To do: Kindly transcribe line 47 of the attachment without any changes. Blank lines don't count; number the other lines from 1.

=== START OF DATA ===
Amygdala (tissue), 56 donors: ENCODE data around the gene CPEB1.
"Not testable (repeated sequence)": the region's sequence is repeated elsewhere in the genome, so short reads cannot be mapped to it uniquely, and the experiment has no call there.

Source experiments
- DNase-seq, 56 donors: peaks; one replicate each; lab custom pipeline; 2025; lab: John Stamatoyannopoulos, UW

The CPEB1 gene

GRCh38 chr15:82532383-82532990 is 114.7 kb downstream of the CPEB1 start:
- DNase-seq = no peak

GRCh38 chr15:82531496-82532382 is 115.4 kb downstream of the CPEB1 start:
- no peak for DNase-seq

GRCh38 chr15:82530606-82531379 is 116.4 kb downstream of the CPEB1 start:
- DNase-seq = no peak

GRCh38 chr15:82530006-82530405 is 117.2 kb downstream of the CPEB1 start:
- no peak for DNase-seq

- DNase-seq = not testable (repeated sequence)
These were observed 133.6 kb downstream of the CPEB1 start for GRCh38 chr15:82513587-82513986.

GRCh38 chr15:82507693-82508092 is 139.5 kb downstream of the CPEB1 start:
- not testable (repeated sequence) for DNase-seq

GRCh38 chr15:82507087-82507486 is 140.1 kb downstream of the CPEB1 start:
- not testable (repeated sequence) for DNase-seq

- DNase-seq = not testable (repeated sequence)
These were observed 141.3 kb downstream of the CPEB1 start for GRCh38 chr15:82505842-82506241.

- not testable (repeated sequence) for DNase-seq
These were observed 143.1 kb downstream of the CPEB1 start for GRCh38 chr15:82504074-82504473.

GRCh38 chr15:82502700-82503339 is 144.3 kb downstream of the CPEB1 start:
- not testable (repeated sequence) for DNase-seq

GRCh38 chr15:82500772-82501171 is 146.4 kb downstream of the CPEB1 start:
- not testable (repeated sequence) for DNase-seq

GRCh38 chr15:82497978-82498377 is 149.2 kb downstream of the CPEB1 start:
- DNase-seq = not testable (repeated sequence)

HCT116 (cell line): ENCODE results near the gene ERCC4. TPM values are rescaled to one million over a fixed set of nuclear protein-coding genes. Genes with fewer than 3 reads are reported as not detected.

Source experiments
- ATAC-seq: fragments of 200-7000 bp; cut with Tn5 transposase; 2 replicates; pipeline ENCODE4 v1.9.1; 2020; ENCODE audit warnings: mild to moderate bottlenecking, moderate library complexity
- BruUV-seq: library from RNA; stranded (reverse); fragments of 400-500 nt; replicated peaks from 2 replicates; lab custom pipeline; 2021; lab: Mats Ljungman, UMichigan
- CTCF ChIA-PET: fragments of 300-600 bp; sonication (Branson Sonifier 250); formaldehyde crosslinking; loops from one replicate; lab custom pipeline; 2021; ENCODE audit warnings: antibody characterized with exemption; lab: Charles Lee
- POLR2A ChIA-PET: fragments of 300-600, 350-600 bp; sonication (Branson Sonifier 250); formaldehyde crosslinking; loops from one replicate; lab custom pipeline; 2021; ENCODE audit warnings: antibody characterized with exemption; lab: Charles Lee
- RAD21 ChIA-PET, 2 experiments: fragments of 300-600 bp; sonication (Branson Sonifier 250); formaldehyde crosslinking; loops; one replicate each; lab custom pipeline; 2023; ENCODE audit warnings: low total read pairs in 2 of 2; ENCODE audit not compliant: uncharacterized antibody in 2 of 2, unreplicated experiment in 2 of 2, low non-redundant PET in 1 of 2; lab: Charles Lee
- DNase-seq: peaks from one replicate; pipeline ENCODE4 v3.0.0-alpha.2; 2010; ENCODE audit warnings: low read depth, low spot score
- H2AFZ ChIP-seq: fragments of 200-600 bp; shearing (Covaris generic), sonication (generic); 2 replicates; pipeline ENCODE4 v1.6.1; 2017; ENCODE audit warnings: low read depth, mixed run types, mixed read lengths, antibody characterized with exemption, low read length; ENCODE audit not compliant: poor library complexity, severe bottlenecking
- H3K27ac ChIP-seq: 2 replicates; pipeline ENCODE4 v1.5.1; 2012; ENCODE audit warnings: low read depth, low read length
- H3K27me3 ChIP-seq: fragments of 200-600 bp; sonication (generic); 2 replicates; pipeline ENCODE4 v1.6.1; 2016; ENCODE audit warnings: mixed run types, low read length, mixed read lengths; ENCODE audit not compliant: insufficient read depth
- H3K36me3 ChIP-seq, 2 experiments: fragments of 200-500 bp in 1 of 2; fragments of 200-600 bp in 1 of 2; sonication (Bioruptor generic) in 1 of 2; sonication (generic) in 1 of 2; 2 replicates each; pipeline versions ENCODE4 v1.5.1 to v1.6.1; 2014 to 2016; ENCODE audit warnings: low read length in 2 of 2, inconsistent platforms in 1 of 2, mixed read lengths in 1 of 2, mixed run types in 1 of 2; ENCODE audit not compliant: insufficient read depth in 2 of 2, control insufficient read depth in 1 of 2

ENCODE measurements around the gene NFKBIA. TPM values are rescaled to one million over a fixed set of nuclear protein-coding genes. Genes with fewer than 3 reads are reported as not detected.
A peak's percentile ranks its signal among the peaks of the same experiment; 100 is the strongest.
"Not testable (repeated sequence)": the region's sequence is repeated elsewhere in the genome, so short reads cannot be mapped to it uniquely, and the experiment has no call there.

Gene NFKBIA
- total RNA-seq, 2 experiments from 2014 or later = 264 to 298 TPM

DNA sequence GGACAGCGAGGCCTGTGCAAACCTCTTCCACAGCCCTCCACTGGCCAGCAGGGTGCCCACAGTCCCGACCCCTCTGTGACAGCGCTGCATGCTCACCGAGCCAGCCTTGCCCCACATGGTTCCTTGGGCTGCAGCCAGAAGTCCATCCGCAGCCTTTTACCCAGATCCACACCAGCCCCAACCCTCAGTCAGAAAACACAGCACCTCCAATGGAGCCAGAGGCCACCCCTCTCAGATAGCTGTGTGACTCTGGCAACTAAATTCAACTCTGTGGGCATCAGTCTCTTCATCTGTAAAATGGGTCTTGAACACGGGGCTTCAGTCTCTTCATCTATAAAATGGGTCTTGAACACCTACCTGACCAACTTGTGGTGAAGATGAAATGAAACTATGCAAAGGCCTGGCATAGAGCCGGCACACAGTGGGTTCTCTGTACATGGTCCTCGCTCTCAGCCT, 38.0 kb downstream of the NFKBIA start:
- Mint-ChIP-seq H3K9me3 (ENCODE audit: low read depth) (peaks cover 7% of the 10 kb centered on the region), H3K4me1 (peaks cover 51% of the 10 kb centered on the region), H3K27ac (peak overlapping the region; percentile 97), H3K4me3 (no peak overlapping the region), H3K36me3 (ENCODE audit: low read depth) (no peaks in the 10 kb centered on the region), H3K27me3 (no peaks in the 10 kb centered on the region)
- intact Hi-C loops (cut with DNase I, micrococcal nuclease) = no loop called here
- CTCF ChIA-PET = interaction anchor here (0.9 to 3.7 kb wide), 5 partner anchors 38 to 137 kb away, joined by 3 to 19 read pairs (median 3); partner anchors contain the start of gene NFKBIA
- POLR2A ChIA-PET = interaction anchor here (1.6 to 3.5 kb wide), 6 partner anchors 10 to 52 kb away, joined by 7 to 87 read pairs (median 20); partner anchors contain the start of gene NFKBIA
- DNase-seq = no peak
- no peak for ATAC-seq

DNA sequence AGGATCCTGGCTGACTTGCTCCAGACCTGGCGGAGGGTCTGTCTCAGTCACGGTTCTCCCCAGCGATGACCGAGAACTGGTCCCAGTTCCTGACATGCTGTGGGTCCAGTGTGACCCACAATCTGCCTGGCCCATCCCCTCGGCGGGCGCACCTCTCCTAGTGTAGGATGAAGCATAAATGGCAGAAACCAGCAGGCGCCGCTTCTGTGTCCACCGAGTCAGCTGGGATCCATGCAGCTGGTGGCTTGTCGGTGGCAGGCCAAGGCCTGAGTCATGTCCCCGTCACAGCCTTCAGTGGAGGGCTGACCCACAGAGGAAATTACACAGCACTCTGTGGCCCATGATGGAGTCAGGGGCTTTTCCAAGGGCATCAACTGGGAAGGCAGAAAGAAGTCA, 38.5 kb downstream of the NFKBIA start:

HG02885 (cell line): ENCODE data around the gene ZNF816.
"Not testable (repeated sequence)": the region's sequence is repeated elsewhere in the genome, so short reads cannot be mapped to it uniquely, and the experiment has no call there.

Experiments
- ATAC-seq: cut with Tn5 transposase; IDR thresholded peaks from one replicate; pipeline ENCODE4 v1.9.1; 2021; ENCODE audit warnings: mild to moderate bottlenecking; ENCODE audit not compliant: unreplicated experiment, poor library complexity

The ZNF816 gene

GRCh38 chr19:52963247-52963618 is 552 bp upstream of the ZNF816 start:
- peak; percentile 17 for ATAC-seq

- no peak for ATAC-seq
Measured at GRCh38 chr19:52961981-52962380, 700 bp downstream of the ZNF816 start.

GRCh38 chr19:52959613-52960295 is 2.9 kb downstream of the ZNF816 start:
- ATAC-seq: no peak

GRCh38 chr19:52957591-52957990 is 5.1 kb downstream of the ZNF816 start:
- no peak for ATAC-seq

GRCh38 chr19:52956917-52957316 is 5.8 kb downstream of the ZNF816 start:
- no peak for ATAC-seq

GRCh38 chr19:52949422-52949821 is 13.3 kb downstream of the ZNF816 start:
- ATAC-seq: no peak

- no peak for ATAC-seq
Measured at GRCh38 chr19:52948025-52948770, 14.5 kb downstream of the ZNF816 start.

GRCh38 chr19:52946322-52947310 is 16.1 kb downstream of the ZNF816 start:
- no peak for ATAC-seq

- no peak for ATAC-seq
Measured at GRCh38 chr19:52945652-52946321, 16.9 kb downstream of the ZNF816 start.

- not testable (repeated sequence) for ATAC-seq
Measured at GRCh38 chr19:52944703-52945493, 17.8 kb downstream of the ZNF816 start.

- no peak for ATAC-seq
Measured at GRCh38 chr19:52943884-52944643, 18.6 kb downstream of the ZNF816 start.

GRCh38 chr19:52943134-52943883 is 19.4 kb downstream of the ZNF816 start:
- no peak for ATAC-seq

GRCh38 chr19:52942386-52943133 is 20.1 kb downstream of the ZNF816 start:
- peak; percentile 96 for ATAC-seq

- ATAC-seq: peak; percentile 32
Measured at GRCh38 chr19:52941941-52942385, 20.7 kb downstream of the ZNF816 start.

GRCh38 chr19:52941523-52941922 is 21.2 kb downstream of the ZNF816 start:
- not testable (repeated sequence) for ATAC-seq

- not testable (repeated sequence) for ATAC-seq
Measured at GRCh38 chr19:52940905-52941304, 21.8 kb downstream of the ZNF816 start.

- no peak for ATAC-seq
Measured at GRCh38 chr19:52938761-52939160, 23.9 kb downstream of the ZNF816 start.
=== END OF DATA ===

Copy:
DNA sequence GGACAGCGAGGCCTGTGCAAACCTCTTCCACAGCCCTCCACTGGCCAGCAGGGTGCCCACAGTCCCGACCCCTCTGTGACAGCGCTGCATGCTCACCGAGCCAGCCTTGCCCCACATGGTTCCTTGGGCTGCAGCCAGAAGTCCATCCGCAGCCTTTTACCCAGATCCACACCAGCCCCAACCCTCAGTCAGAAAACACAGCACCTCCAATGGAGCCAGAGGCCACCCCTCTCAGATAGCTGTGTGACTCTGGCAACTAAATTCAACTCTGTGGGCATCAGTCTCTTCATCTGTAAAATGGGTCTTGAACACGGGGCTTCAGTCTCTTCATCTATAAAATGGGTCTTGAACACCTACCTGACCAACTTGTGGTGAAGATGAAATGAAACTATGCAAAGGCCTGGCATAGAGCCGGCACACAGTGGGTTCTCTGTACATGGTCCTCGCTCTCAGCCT, 38.0 kb downstream of the NFKBIA start: